And on this side of the pond, a report by the U.S. General Accounting 
    Office released in August concluded that the bean counters from the 
    Internal Revenue Service alone had mislaid 2,300 laptops. 
    "I'm worried that just as clothes dryers have the knack of making 
    socks disappear, the federal government has discovered a core 
    competency of losing computers," Sen. Charles Grassley, R-Iowa, said 
    in a statement released in response to the dismal GAO report. "This 
    inventory control problem is serious and must be addressed. It 
    involves tax dollars and potentially confidential taxpayer information 
    and data related to national security and criminal investigations." 
    American intelligence agencies, of course, also realize the potential 
    value of laptops. 
    The FBI seized scientist Wen Ho Lee's laptop in 1999 while 
    investigating the alleged theft of nuclear secrets downloaded from the 
    computer at the Los Alamos National Laboratory. 
    U.S. officials have also been prowling through computers seized from 
    al Qaida for clues of the terrorist group's plans. 
    Because computer files can be downloaded so quickly, experts are 
    concerned that a skilled spy or terrorist could copy a stolen 
    machine's entire memory in minutes, possibly before the owner even 
    knew it was missing - even an unsophisticated snoop could glean 
    information by reading e-mails on a stolen machine. 
    Companies such as F-Secure and Asynchrony have been developing 
    software solutions in recent years that beef up the security features 
    of the devices by encrypting the information inside or making it more 
    difficult to log in without the right passwords. 
    Elfanbaum said that one of its products would completely overwrite the 
    entire contents of a PDA if the wrong password was entered repeatedly 
    - and even if the machine isn't used as frequently as it should be. 
    "It can't even be recovered electronically," Elfanbaum told UPI. 
    Government agencies dealing in secrets are an obvious target audience. 
    But Elfanbaum said the private sector was fueling the security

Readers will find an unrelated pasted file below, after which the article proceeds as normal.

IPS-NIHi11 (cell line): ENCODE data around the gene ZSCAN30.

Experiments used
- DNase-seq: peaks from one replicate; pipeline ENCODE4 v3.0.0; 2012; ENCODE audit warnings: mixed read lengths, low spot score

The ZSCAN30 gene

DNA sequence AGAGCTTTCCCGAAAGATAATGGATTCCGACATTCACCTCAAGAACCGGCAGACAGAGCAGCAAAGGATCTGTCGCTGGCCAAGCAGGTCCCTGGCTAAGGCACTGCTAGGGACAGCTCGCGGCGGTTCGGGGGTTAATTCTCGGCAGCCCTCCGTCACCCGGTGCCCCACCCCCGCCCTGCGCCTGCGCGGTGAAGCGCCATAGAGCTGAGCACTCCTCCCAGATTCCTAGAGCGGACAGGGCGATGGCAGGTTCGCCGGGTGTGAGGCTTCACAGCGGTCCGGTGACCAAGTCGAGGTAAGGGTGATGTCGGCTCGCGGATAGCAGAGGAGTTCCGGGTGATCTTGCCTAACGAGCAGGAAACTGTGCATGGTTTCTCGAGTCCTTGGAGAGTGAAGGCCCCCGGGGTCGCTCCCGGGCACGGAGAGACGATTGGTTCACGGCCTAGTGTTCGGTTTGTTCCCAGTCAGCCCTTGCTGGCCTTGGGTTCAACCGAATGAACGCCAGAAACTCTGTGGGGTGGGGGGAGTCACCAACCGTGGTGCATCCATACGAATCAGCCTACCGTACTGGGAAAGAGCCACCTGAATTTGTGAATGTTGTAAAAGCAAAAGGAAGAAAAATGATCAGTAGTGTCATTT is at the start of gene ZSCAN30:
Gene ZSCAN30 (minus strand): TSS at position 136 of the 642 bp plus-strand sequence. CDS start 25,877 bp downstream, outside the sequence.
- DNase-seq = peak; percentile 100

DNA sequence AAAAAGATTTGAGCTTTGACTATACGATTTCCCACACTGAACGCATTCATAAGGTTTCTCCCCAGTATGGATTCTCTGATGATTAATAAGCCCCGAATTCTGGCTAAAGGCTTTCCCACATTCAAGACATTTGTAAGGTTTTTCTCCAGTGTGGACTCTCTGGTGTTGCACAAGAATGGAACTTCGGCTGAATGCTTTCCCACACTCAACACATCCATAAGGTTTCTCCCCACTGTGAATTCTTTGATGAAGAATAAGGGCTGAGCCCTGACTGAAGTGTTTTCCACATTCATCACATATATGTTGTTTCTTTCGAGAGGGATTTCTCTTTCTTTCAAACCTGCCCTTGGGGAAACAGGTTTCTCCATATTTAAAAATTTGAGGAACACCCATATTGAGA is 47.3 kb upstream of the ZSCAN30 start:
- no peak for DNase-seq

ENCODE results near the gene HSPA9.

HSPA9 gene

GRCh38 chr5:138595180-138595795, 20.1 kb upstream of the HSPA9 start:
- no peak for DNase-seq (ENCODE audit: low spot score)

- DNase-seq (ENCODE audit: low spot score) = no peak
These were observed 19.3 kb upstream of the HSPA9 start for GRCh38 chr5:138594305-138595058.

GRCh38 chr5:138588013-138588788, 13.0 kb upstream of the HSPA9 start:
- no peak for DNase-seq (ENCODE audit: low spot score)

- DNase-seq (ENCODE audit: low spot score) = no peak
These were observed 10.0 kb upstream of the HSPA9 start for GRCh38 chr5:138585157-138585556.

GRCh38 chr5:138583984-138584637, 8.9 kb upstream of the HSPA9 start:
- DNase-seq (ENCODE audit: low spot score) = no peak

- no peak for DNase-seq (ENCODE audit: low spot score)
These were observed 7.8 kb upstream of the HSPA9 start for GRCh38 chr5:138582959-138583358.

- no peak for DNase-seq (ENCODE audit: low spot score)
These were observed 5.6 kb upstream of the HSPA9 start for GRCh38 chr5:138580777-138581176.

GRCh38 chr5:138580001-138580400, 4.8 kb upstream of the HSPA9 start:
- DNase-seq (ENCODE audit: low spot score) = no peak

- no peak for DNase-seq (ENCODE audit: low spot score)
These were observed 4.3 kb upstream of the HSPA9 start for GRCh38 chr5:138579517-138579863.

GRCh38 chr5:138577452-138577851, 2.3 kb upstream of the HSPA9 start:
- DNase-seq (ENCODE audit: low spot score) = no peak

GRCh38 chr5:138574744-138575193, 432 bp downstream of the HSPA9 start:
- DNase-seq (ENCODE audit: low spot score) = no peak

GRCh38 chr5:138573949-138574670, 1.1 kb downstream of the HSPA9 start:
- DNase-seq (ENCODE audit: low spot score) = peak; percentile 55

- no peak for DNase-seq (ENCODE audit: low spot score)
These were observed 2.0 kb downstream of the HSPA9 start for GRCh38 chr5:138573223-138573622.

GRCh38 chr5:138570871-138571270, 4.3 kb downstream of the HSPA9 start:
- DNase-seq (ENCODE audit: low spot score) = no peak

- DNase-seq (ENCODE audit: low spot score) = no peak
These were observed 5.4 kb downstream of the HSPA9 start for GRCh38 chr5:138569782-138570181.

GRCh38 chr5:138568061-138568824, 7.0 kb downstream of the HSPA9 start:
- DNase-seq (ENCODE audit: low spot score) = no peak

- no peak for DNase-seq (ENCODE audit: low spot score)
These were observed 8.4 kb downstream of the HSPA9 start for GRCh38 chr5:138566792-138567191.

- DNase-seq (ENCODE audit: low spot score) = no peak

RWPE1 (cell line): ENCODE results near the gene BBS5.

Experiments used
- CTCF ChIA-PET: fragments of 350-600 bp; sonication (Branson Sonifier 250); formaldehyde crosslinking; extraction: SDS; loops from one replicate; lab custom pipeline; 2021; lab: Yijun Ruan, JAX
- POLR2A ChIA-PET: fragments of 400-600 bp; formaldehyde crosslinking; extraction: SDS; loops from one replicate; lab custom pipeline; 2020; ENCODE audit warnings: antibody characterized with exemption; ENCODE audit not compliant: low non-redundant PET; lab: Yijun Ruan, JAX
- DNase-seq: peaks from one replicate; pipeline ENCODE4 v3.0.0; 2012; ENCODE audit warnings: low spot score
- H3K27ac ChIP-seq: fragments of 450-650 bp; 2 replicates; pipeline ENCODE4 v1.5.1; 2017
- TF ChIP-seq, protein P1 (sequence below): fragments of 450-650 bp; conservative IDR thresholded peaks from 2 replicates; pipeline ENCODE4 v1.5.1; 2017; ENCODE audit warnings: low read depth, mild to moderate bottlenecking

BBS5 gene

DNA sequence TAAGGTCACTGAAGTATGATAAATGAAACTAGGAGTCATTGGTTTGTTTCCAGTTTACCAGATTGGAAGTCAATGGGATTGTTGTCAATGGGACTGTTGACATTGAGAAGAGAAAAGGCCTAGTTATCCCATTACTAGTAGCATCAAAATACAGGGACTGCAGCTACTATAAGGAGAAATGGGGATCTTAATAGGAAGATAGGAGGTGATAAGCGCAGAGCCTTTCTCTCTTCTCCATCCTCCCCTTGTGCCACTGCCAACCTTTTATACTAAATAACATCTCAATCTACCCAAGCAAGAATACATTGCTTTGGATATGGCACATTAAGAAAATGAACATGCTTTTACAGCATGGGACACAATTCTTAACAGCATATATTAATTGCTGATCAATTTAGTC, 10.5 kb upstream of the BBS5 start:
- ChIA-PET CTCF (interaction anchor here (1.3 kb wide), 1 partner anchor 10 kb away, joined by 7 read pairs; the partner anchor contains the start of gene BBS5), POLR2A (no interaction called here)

software market as an improved economy freed up more money in 
    corporate IT budgets for the purchase of PDAs and laptops. 
    At the same time, companies are concerned that their servers could 
    come under attack by hackers or cyber-terrorists, who could 
    conceivably gain access to major computer systems through a stolen 
    As more employees become adept in the use of PDAs, company IT managers 
    have found themselves having to become equally as adept at handling 
    security measures for a variety of PDA models often built by companies 
    that may not have security as a strong point. 
    Halonen said PDAs and laptops were becoming the new "headache" for IT 
    departments and pointed out that even adding security software was not 
    the ultimate answer to the problem of theft and loss. Since companies 
    and other organizations tend to purchase computer supplies in bulk, a 
    weakness found by an enterprising hacker could conceivably place a 
    firm's entire network at risk. 
    "It has been an evolutionary development," said Elfanbaum. 
    "These devises were originally designed for personal use, so security 
    wasn't an issue." 
    There is also the need to balance security sophistication against the 
    skills of the people in the field who will be using the devices. As a 
    result, the most impregnable security software might not necessarily 
    be the one that becomes a commercial success. 
    "Many people find it confusing and don't want to make it too hard to 
    use," Halonen said. "The development all has to be driven by the needs 
    of business." 
    "Communications without intelligence is noise;  Intelligence
    without communications is irrelevant." Gen Alfred. M. Gray, USMC
    C4I.org - Computer Security, & Intelligence - http://www.c4i.org